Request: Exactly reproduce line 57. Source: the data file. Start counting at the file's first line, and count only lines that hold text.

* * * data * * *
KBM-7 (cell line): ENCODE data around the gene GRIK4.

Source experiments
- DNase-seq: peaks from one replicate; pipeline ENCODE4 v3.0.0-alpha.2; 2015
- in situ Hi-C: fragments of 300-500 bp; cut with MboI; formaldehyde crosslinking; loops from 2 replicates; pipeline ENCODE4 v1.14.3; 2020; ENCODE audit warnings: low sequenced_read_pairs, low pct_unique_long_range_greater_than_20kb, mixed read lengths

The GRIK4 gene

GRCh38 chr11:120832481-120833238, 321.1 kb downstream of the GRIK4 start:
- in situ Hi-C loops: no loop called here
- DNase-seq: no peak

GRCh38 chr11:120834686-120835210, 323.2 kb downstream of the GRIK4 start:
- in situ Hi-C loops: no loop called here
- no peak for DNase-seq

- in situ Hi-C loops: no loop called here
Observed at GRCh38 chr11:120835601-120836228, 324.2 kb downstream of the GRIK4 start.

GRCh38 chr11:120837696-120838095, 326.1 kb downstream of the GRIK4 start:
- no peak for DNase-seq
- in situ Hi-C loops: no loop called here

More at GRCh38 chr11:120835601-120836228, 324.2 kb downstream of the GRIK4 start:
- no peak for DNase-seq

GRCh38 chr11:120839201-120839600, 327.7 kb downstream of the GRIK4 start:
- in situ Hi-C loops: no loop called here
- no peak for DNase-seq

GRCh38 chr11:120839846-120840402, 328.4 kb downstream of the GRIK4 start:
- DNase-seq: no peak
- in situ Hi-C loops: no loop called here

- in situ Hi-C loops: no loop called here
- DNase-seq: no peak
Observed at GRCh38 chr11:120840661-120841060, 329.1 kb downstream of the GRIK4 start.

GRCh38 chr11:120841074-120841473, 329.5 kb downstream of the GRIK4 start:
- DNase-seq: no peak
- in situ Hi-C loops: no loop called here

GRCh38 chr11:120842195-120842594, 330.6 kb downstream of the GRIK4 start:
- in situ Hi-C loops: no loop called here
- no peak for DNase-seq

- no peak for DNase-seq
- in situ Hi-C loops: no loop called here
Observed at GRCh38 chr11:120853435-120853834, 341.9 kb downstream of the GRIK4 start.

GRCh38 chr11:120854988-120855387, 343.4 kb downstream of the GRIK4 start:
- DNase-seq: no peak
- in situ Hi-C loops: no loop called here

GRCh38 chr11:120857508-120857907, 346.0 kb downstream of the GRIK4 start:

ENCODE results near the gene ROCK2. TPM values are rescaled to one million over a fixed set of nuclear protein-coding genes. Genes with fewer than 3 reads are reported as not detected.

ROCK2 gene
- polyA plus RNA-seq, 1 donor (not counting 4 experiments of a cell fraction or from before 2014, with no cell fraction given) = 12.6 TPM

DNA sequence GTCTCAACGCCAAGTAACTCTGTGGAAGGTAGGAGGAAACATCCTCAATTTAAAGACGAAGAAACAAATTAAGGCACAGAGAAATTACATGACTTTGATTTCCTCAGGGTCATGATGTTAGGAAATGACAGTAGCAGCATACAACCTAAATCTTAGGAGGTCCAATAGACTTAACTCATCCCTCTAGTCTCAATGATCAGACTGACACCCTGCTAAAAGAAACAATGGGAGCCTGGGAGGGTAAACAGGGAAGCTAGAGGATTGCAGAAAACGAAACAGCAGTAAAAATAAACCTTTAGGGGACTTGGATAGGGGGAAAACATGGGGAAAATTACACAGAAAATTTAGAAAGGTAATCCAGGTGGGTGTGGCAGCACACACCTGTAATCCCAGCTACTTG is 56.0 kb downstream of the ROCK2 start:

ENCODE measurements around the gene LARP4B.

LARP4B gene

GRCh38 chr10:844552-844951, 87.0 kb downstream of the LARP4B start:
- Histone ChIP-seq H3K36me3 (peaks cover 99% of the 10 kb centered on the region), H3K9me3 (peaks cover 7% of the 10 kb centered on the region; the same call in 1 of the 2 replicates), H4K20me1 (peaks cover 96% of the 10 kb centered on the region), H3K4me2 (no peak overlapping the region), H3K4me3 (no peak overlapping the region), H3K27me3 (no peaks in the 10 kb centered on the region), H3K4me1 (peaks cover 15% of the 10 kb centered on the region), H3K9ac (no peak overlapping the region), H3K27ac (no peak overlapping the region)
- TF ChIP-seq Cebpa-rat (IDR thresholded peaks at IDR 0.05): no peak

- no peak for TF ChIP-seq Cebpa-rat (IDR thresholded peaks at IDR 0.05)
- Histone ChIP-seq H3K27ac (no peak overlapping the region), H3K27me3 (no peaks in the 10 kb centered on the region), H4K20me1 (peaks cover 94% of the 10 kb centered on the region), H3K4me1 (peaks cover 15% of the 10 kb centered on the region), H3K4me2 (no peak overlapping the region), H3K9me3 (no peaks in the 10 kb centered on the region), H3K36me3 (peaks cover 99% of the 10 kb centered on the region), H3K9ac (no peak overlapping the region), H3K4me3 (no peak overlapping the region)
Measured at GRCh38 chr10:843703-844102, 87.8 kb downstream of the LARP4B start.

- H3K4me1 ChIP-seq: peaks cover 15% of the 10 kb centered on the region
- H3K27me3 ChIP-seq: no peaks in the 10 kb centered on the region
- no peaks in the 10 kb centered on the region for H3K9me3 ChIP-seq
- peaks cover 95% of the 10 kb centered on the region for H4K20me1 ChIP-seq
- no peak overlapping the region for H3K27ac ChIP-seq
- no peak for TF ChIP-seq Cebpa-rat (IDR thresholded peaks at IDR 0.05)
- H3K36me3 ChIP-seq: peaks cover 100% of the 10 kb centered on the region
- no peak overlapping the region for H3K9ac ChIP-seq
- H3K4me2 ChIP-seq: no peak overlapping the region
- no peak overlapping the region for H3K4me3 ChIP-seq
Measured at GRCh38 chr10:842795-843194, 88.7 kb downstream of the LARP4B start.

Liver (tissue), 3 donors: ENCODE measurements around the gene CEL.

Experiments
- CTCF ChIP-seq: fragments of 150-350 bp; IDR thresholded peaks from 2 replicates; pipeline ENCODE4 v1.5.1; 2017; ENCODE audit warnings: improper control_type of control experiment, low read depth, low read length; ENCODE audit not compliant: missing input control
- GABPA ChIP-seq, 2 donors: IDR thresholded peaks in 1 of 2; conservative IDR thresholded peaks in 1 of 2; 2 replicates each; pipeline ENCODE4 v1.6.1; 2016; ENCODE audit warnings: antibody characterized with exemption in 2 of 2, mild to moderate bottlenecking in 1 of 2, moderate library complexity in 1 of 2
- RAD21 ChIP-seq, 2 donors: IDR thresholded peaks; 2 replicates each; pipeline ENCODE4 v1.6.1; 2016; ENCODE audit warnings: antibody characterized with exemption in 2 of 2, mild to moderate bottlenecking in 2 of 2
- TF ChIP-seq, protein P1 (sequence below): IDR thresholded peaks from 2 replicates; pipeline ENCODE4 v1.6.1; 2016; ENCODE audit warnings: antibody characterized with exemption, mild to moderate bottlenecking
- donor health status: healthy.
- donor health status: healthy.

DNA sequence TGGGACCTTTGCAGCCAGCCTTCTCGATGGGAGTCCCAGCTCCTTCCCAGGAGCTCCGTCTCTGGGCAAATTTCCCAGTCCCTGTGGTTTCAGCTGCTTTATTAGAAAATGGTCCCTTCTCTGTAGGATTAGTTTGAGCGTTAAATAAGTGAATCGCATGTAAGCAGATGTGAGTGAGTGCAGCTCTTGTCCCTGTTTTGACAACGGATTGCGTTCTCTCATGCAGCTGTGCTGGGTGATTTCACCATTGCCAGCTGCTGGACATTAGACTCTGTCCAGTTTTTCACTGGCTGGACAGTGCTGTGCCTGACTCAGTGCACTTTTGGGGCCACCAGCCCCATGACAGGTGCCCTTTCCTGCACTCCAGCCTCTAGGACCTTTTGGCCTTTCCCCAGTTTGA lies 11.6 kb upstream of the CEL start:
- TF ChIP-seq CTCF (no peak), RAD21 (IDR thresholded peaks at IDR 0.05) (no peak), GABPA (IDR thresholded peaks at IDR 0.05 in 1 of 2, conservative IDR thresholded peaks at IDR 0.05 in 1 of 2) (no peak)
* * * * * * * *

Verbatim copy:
- no peak overlapping the region for H3K27ac ChIP-seq